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Stable isotope (δ2H and δ18O) characterization of the South Platte River, Colorado




Dávila-Olmo, Katherine, author
Sanford, William E., advisor
Stednick, John D., committee member
Ronayne, Michael, committee member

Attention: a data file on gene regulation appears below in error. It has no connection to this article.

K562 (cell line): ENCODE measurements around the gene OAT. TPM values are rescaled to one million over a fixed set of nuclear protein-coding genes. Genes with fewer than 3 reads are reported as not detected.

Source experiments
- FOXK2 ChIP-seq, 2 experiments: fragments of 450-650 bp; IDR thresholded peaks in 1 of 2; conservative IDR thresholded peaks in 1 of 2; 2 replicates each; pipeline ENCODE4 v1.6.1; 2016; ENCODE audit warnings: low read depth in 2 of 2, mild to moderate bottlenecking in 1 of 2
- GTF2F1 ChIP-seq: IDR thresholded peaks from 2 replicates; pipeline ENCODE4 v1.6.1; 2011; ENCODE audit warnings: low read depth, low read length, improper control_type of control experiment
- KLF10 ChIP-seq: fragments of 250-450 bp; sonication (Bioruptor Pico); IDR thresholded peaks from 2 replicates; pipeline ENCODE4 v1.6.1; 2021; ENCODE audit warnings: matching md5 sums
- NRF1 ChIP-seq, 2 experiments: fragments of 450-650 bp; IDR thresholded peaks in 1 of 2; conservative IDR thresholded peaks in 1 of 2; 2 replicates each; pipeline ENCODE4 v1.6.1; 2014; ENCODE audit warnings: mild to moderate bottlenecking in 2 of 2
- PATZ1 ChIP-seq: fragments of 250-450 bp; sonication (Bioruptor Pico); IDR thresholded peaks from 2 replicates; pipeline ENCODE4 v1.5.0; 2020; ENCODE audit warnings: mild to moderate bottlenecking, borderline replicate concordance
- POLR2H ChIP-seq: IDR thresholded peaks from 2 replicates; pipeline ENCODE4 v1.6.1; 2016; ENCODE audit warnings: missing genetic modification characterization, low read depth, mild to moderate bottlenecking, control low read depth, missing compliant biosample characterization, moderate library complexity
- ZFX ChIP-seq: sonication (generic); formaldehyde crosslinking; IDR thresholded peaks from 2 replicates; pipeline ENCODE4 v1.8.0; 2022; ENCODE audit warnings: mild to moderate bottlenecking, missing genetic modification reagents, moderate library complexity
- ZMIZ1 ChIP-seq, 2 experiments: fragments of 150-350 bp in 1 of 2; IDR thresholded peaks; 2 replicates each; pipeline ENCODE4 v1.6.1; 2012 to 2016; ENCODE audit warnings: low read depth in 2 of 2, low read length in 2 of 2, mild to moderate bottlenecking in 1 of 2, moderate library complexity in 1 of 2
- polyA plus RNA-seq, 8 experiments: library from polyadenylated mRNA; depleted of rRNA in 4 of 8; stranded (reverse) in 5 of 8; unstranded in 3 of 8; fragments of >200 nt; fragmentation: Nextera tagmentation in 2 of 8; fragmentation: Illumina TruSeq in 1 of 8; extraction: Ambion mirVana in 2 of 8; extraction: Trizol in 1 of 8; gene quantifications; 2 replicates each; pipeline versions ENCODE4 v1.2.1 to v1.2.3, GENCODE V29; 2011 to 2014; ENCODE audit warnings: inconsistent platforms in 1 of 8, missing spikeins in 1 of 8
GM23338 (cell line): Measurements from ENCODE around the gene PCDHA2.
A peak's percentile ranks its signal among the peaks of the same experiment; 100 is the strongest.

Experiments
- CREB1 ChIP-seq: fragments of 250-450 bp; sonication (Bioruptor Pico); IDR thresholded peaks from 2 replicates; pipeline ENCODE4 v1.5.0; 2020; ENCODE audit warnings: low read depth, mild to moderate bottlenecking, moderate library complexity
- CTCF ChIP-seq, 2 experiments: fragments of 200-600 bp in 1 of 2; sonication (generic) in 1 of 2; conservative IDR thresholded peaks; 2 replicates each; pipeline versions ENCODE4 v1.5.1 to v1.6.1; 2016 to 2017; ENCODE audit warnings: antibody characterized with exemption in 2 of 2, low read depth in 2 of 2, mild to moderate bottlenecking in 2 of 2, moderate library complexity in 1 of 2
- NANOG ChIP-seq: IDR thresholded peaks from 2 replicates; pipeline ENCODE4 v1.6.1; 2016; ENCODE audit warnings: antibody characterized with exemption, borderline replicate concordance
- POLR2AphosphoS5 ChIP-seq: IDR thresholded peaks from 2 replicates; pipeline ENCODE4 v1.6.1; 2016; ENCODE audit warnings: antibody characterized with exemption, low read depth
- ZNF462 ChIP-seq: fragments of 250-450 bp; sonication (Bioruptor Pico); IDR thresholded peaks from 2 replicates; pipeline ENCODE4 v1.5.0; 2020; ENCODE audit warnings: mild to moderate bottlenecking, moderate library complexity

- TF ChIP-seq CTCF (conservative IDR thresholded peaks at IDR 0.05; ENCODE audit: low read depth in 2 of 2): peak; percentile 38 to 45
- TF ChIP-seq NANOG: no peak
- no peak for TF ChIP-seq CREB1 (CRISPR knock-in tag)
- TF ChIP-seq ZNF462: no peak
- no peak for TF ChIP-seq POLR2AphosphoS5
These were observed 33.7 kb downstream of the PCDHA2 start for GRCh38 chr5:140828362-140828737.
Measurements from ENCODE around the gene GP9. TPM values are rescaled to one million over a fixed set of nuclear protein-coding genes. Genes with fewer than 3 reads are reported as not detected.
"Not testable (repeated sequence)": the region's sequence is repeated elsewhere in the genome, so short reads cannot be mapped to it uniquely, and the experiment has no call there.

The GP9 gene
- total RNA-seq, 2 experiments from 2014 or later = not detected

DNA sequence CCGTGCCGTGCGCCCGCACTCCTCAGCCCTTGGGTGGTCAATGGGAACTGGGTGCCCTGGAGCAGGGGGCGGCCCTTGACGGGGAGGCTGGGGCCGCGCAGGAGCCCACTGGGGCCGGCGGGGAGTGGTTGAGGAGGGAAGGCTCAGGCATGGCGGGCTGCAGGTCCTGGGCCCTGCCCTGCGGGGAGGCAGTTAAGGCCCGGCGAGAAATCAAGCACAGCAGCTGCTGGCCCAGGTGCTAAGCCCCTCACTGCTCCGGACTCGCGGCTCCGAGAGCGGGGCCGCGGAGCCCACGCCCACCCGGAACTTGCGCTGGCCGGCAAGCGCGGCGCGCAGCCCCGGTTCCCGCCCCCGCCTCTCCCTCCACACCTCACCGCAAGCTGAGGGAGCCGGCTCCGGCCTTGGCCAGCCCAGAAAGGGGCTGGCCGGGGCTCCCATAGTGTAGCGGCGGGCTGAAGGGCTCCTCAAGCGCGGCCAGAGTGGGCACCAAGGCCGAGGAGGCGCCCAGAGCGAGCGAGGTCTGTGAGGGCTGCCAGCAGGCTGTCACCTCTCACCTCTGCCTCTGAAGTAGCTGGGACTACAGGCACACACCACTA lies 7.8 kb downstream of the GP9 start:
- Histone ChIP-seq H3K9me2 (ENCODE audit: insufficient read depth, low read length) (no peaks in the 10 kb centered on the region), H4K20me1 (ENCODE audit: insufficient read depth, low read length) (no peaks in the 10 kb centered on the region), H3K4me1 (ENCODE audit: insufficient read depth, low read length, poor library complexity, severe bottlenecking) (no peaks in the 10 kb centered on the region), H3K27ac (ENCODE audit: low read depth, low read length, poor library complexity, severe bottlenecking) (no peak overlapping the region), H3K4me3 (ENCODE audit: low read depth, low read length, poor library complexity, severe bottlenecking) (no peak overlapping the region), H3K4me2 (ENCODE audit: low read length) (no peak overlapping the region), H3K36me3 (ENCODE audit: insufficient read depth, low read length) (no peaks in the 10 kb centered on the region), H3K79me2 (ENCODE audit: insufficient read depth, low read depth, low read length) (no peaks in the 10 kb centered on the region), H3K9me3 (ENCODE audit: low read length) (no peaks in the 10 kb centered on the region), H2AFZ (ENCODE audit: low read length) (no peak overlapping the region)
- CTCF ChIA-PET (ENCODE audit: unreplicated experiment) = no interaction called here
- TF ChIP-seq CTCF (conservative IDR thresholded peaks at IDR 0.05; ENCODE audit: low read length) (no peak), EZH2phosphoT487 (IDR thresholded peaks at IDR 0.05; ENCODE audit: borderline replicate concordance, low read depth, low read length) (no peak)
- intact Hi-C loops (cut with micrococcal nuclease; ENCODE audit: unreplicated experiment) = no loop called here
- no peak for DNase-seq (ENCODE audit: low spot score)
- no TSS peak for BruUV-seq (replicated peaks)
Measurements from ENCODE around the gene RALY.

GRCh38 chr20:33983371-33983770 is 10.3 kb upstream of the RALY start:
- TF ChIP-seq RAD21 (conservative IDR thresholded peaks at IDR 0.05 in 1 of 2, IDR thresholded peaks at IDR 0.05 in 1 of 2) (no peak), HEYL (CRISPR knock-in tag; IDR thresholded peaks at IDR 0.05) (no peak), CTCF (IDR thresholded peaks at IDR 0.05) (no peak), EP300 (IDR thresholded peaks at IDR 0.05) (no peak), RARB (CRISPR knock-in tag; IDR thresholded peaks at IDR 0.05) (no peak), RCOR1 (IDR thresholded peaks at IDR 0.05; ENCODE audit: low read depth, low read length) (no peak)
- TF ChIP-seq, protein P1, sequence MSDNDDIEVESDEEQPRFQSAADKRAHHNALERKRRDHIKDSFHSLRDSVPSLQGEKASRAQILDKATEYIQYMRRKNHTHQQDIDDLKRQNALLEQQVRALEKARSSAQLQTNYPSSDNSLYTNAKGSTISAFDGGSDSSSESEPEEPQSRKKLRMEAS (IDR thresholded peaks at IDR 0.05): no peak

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Stable isotope compositions (δ2H and δ18O) were examined at 13 sites along the South Platte River, Colorado during the water year 2009-2010. As a natural part of the water molecule, stable isotope (δ2H and δ18O) compositions are used as indicators to trace flow of water in the hydrologic cycle, allowing the identification of sources of water and evaporation processes. A strong positive correlation was determined between δ2H and δ18O compositions along the South Platte River, from Henderson to Julesburg, CO. All isotope compositions plotted below the global and regional meteoric water lines, indicating these were enriched in the heavy isotope forms relative to precipitation. Isotopic compositions were observed to vary spatially and temporally and between low and high flows. Mean isotope compositions became enriched with distance downstream from Henderson (-110.2 ‰ δ2H and -14.4 ‰ δ18O) to Julesburg (-94.5 ‰ δ2H and -12.0 ‰ δ18O). Mean isotope compositions also varied during different seasonal periods, with enriched compositions in the fall (September and October) (-98.9 ‰ δ2H and -12.5 ‰ δ18O) and winter (January and February) (-100.7 ‰ δ2H and -12.5 ‰ δ18O) seasons of 2009-2010 relative to those during the summer (June and July) (-104.8 ‰ δ2H and -13.5 ‰ δ18O) of 2009 and the spring (April and May) (-102.8 ‰ δ2H and -13.6 ‰ δ18O) and summer (June) (-114.1 ‰ δ2H and -15.2 ‰ δ18O) seasons of 2010. Furthermore, mean stable isotope compositions were generally enriched during the low flow (-99.5 ‰ δ2H and -12.8 ‰ δ18O) period from July 2009 to April 2010 relative to the high flow (-110.1 ‰ δ2H and -14.3 ‰ δ18O) period in June 2009, May and June 2010. The observed enrichment and changes in isotope compositions could have been due to: 1) the contribution to river discharge of different sources of water characterized by particular isotope signatures 2) evaporation processes where lighter isotope forms are favorably transformed to the vapor phase, concentrating the heavier isotope forms in the liquid phase 3) a change of origin of vapor sources with varying isotope signatures during different seasons and 4) a combination of the above.


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